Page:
volume = "6",
pages = "823--834",
journal = "Pharmacogenomics",
issn = "1462-2416",
publisher = "Future Medicine Ltd.",
number = "8",

}

Multifactor dimensionality reduction for detecting gene-gene and gene-environment interactions in pharmacogenomics studies. / Ritchie, Marylyn D.; Motsinger, Alison A.

In: Pharmacogenomics, Vol. 6, No. 8, 01.12.2005, p. 823-834.

Research output: Contribution to journalReview article

TY - JOUR

T1 - Multifactor dimensionality reduction for detecting gene-gene and gene-environment interactions in pharmacogenomics studies

AU - Ritchie, Marylyn D.

AU - Motsinger, Alison A.

PY - 2005/12/1

Y1 - 2005/12/1

N2 - In the quest for discovering disease susceptibility genes, the reality of gene-gene and gene-environment interactions creates difficult challenges for many current statistical approaches. In an attempt to overcome limitations with current disease gene detection methods, the multifactor dimensionality reduction (MDR) approach was previously developed. In brief, MDR is a method that reduces the dimensionality of multilocus information to identify polymorphisms associated with an increased risk of disease. This approach takes multilocus genotypes and develops a model for defining disease risk by pooling high-risk genotype combinations into one group and low-risk combinations into another. Cross-validation and permutation testing are used to identify optimal models. While this approach was initially developed for studies of complex disease, it is also directly applicable to pharmacogenomic studies where the outcome variable is drug treatment response/nonresponse or toxicity/no toxicity. MDR is a nonparametric and model-free approach that has been shown to have reasonable power to detect epistasis in both theoretical and empirical studies. This computational technology is described in detail in this review, and its application in pharmacogenomic studies is demonstrated.

AB - In the quest for discovering disease susceptibility genes, the reality of gene-gene and gene-environment interactions creates difficult challenges for many current statistical approaches. In an attempt to overcome limitations with current disease gene detection methods, the multifactor dimensionality reduction (MDR) approach was previously developed. In brief, MDR is a method that reduces the dimensionality of multilocus information to identify polymorphisms associated with an increased risk of disease. This approach takes multilocus genotypes and develops a model for defining disease risk by pooling high-risk genotype combinations into one group and low-risk combinations into another. Cross-validation and permutation testing are used to identify optimal models. While this approach was initially developed for studies of complex disease, it is also directly applicable to pharmacogenomic studies where the outcome variable is drug treatment response/nonresponse or toxicity/no toxicity. MDR is a nonparametric and model-free approach that has been shown to have reasonable power to detect epistasis in both theoretical and empirical studies. This computational technology is described in detail in this review, and its application in pharmacogenomic studies is demonstrated.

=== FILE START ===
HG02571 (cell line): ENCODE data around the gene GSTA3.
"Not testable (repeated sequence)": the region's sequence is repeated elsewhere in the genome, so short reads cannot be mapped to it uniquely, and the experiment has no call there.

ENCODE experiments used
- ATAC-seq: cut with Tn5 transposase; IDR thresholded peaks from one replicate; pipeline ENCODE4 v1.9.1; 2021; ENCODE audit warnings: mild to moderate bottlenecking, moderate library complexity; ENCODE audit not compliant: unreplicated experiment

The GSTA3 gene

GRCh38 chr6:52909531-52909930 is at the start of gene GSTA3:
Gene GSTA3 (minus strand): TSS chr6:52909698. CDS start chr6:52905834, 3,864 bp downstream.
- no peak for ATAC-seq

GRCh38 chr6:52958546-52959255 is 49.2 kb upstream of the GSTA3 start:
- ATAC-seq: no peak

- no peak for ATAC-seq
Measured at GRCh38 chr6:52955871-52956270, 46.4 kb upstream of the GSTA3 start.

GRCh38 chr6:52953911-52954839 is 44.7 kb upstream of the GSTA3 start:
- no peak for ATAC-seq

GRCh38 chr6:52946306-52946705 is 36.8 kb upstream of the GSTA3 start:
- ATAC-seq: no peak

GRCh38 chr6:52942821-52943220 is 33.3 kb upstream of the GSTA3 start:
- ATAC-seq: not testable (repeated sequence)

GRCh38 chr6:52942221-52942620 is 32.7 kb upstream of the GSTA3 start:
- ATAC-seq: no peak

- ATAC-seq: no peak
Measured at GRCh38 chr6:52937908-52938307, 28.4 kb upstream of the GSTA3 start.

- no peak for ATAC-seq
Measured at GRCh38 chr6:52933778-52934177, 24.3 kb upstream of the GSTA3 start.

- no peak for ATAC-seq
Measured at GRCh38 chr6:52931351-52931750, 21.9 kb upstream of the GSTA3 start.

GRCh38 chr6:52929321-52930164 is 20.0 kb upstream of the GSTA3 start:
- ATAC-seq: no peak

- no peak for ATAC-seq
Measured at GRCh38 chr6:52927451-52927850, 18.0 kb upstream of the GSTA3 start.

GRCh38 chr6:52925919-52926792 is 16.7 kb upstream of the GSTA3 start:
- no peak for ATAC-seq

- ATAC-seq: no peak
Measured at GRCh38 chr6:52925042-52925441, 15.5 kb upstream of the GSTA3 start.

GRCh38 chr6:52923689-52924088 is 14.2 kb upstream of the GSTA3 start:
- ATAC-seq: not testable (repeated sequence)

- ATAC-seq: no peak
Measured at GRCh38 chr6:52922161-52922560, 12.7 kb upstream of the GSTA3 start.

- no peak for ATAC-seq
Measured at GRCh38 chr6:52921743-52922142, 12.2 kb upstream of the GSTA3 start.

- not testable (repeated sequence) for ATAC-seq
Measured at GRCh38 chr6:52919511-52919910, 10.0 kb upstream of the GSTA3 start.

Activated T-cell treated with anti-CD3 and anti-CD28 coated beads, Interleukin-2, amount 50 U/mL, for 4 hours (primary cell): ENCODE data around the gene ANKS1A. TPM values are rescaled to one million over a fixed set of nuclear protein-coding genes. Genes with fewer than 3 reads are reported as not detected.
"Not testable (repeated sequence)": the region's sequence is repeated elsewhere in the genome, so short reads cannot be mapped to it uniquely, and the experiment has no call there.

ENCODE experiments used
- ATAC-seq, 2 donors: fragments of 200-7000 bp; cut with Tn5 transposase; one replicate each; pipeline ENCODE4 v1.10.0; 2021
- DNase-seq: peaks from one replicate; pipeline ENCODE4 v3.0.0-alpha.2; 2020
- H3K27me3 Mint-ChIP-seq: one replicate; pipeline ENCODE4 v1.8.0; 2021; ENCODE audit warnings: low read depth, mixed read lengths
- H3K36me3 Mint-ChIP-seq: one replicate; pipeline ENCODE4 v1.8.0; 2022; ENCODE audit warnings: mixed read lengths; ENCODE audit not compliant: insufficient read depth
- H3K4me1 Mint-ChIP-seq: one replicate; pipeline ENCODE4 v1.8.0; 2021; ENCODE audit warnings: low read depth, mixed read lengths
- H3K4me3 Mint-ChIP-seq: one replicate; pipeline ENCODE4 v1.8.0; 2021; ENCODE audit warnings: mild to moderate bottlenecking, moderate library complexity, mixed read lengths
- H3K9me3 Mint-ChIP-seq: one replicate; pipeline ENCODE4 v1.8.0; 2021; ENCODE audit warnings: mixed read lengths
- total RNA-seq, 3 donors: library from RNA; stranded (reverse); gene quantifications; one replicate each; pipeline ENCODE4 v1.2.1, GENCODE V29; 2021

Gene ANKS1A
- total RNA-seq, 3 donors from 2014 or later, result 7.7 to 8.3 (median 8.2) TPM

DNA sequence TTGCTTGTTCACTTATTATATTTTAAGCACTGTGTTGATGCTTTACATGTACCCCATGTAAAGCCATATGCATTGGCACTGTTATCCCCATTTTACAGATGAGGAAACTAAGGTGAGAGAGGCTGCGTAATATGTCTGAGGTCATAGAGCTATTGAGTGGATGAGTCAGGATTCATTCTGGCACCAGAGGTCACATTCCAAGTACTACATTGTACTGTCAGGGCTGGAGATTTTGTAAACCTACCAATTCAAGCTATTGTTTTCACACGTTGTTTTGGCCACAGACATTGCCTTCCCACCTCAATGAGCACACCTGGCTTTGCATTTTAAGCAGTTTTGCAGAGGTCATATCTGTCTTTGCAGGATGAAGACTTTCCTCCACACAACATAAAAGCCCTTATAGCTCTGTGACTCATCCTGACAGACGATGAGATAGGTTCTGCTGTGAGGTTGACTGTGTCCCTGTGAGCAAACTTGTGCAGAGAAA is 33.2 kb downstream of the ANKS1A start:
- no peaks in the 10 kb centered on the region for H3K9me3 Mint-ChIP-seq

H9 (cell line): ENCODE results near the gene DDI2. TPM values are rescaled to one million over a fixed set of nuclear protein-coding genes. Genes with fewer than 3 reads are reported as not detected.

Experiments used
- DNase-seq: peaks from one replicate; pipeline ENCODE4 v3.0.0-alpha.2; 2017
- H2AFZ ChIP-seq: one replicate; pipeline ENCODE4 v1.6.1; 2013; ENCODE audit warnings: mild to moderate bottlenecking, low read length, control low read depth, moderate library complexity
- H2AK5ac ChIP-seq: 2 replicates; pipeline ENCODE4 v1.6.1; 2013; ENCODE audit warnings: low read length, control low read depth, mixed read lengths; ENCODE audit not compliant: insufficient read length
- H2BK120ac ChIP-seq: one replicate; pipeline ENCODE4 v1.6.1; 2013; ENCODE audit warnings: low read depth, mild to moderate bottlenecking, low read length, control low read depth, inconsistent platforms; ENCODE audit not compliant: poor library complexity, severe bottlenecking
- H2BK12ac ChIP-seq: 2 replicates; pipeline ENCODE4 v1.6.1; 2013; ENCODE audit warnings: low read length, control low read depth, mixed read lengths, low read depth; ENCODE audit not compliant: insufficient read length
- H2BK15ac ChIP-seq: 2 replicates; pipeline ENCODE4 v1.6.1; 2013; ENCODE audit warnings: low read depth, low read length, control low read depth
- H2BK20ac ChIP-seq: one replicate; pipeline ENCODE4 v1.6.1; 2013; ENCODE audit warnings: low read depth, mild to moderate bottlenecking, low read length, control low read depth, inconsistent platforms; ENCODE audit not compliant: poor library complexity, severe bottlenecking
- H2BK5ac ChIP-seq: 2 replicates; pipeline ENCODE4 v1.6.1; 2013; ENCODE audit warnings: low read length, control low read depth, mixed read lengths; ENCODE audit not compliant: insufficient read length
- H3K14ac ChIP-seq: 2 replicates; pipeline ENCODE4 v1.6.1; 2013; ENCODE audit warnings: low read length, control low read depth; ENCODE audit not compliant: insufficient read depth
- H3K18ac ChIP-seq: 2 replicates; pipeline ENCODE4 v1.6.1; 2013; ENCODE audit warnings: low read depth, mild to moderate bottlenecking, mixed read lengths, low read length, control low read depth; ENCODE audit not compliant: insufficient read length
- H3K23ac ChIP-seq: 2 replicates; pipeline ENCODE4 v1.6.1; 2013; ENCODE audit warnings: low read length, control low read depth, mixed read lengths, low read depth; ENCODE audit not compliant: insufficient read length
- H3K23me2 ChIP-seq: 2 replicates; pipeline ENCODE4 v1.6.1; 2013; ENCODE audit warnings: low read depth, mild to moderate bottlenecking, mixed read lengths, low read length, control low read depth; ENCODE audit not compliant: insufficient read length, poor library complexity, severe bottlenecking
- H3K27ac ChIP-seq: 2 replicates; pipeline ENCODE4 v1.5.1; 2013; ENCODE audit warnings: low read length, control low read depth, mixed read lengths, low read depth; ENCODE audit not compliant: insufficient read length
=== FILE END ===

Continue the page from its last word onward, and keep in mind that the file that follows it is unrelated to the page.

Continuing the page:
UR - http://www.scopus.com/inward/record.url?scp=28444434756&partnerID=8YFLogxK

UR - http://www.scopus.com/inward/citedby.url?scp=28444434756&partnerID=8YFLogxK

U2 - 10.2217/14622416.6.8.823

DO - 10.2217/14622416.6.8.823

M3 - Review article

C2 - 16296945

AN - SCOPUS:28444434756

VL - 6

SP - 823

EP - 834

JO - Pharmacogenomics

JF - Pharmacogenomics

SN - 1462-2416

IS - 8

ER -